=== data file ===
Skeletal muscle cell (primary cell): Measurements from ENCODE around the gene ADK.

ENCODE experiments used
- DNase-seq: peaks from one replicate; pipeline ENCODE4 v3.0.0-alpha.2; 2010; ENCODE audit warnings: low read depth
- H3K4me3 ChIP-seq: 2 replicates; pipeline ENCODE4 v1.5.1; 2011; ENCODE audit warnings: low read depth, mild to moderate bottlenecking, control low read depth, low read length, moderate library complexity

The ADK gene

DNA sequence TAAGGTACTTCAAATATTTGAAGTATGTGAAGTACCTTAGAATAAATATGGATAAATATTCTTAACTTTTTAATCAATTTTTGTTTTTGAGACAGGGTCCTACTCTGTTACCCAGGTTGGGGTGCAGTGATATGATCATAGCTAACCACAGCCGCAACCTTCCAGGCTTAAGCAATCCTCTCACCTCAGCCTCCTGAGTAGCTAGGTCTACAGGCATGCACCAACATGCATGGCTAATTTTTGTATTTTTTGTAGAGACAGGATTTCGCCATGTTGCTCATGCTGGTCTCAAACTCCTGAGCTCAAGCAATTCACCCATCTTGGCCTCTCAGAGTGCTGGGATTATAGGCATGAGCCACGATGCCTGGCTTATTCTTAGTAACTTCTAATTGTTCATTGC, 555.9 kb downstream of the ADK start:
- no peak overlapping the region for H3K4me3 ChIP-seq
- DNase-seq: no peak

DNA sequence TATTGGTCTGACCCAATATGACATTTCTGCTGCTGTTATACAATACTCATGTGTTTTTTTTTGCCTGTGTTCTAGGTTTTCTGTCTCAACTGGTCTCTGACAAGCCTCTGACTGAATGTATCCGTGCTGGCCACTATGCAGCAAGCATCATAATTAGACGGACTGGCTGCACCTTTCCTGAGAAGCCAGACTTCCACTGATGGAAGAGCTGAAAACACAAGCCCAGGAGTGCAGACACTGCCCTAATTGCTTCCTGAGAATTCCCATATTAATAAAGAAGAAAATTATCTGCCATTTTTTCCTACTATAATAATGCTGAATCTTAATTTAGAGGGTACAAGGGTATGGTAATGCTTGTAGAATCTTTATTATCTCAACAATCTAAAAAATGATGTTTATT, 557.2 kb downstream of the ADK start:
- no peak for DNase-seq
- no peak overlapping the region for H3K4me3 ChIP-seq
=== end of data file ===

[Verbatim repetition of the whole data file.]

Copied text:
Skeletal muscle cell (primary cell): Measurements from ENCODE around the gene ADK.

ENCODE experiments used
- DNase-seq: peaks from one replicate; pipeline ENCODE4 v3.0.0-alpha.2; 2010; ENCODE audit warnings: low read depth
- H3K4me3 ChIP-seq: 2 replicates; pipeline ENCODE4 v1.5.1; 2011; ENCODE audit warnings: low read depth, mild to moderate bottlenecking, control low read depth, low read length, moderate library complexity

The ADK gene

DNA sequence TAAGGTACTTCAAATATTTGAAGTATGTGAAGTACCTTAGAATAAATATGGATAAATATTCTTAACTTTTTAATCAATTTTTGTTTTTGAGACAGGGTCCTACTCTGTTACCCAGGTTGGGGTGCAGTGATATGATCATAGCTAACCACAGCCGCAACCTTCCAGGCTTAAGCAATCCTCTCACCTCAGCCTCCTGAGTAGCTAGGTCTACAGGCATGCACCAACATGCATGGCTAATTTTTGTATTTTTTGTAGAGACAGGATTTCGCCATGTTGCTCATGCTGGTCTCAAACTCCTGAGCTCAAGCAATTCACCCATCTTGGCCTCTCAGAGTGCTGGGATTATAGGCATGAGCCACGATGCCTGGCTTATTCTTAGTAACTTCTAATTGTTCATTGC, 555.9 kb downstream of the ADK start:
- no peak overlapping the region for H3K4me3 ChIP-seq
- DNase-seq: no peak

DNA sequence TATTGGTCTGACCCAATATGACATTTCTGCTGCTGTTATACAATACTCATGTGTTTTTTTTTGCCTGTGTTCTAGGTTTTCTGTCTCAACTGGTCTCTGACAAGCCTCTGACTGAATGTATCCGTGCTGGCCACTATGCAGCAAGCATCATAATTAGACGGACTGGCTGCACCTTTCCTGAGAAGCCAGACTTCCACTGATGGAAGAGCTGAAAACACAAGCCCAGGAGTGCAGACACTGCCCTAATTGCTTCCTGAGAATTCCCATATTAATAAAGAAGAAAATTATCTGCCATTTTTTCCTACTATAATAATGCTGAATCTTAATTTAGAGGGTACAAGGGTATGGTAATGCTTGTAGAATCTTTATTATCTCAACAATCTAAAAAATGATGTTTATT, 557.2 kb downstream of the ADK start:
- no peak for DNase-seq
- no peak overlapping the region for H3K4me3 ChIP-seq